One little girl lives with her 84-year-old grandmother who can't afford Christmas gifts.
A teenage girl who has been moving from home to home since her parents went to prison needs a winter coat.
A third child showed up at school in sandals despite the single-digit chill.
They are just a few of the overwhelming number of requests for help the Granite Education Foundation has received in recent weeks. The foundation, which helps Granite's neediest students get coats, clothes, school supplies and presents each year, is getting so many requests that CEO Brent Severe says for the first time probably won't be able to fill them all.
"As much as it just pulls at our heartstrings ... the needs far outweigh the means," Severe said.
He said the foundation is fielding two to three times as many pleas as usual, about 30 to 40 requests a day, mostly from school workers who see the challenges kids face firsthand. So far, the foundation has helped about 2,000 Granite School District kids, but school administrators, counselors, social workers and psychologists have identified 8,000 more still in need of help.
"For a lot of these kids, what we're hoping to give them for Christmas is just to meet their basic needs because their needs aren't being met at home," Severe said.
"What's alarming to me is, I think in Utah, we seem a little naive. We think our neighbors don't have these issues, but there are people in our neighborhoods and communities who have fallen on hard times and don't know where to turn," Severe said.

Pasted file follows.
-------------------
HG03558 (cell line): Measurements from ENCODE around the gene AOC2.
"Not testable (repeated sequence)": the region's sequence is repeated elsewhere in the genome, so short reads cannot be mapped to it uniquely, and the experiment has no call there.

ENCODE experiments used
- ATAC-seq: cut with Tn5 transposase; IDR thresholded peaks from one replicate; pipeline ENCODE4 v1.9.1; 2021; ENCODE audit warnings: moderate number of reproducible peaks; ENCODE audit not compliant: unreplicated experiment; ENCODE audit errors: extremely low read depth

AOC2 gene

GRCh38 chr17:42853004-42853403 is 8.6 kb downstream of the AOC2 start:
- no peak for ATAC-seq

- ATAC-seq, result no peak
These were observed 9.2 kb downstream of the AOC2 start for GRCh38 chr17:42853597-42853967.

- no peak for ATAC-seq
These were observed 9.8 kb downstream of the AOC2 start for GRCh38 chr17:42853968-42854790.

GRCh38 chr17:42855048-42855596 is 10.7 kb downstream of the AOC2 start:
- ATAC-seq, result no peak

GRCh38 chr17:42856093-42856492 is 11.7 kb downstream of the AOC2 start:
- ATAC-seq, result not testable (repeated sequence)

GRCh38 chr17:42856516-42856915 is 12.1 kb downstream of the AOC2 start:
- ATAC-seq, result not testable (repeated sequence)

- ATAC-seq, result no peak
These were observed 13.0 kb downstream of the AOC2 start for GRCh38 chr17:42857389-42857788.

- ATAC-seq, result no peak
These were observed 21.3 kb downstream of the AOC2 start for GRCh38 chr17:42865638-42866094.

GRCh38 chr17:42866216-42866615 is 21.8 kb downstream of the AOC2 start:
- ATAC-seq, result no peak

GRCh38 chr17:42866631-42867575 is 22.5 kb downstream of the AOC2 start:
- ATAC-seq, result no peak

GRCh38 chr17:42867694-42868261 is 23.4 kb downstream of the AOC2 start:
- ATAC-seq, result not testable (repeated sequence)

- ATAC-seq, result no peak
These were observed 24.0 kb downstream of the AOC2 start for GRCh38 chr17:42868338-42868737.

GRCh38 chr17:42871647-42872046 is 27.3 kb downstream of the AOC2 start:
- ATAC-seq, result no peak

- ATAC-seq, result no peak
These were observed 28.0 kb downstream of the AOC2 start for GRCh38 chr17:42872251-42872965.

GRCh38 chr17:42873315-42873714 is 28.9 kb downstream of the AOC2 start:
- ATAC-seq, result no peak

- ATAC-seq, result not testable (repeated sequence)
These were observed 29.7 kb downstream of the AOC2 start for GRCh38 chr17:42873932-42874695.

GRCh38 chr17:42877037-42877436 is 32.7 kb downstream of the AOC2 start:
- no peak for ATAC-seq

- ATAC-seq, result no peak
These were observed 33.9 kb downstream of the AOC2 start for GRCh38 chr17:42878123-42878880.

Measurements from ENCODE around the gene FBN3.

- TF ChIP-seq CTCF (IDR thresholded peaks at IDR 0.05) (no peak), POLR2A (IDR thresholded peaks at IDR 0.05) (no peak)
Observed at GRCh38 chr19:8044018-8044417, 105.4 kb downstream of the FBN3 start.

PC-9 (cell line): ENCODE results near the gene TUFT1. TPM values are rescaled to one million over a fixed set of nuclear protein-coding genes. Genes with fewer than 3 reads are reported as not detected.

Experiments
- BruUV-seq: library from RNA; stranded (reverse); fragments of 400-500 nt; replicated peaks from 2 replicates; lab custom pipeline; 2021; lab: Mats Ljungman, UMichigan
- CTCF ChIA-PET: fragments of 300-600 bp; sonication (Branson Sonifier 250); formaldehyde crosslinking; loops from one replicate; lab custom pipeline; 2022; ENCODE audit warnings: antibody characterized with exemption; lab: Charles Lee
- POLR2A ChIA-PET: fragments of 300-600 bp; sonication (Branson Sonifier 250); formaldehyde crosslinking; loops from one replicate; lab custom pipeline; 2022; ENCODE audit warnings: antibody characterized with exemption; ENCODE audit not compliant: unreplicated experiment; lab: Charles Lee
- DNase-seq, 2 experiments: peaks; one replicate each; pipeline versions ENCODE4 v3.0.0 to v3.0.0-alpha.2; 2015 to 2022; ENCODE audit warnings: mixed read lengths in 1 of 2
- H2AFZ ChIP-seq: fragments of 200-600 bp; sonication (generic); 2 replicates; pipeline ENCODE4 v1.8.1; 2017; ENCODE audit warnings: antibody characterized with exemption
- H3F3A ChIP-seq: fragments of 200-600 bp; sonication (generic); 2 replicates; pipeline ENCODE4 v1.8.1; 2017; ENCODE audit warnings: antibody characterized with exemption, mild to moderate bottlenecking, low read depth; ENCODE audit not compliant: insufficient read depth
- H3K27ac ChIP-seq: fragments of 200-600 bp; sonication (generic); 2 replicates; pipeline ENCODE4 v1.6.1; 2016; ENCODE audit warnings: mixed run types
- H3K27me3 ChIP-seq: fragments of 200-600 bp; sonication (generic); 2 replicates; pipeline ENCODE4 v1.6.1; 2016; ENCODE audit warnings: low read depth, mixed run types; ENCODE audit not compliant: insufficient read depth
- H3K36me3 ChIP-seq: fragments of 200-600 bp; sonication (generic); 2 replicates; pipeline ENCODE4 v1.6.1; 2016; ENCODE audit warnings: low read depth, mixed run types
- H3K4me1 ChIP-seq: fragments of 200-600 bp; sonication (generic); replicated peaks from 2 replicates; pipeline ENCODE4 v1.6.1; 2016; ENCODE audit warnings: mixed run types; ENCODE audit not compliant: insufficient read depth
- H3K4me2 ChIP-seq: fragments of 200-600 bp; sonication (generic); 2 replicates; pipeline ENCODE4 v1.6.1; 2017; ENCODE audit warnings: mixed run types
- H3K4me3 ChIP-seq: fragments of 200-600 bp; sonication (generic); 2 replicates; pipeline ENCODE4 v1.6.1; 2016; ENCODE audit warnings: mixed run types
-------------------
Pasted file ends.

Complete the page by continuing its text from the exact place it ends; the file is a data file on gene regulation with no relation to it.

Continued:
He said he's not sure what's behind the sudden swell in requests.
But educators have noticed the increase across the district. Granite is the state's third largest school district with 68,000 students, about half of whom qualify for free and reduced-price lunches because of their parents' income levels.
Jill Holloway, a social worker for Granite's preschool programs, said last year she asked the foundation for help for 28 kids. This year, she's already put in 114 requests since September.
However, the increase at the preschool level could be because Granite added 600 at-risk preschoolers through a grant this year, she said.
Holloway said she gets most of her requests from teachers who may notice kids coming to class without coats or shoes.
Kathy Newton, who heads a foundation committee that puts together bags of clothes, toiletries, books, toys and school supplies for kids in need each year, said schools requested more than 1,400 of the "Santa Sacks" this year. That's compared with about 350 four years ago.
"Sometimes we think things are getting better," Newton said, "and then you have this happen and realize that, at least for a segment of our community, things are not getting that much better."
How to help
P The Granite Education Foundation is looking for donations of money, books, school supplies, backpacks, new toys (not gift-wrapped), notebooks and underwear. To find out more, go to granitecaring.org or call 385-646-GIVE.